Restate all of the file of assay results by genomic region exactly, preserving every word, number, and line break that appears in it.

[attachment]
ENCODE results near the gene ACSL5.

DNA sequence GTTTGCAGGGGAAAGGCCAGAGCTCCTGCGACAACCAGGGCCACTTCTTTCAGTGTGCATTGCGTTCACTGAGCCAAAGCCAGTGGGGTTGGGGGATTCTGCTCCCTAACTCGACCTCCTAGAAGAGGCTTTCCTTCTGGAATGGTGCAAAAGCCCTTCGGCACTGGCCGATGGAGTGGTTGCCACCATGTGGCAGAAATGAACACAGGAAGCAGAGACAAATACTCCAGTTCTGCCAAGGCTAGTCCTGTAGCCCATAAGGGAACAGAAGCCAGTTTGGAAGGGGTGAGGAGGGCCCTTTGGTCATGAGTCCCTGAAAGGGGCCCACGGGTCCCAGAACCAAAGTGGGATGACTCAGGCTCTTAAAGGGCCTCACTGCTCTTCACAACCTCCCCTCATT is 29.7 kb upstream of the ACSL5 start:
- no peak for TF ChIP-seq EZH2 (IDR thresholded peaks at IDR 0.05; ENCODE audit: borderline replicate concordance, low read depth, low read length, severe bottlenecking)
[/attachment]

ENCODE results near the gene ACSL5.

DNA sequence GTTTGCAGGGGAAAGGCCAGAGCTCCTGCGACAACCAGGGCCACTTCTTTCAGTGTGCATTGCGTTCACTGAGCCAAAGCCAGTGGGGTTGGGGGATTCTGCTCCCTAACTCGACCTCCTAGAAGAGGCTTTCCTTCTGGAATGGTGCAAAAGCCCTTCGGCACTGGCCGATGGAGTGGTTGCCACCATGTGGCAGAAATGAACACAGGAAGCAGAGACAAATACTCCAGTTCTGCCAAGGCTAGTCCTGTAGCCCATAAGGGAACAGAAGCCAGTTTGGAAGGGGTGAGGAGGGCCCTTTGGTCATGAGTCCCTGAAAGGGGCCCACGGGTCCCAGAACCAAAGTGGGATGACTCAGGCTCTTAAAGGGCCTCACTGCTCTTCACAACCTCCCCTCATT is 29.7 kb upstream of the ACSL5 start:
- no peak for TF ChIP-seq EZH2 (IDR thresholded peaks at IDR 0.05; ENCODE audit: borderline replicate concordance, low read depth, low read length, severe bottlenecking)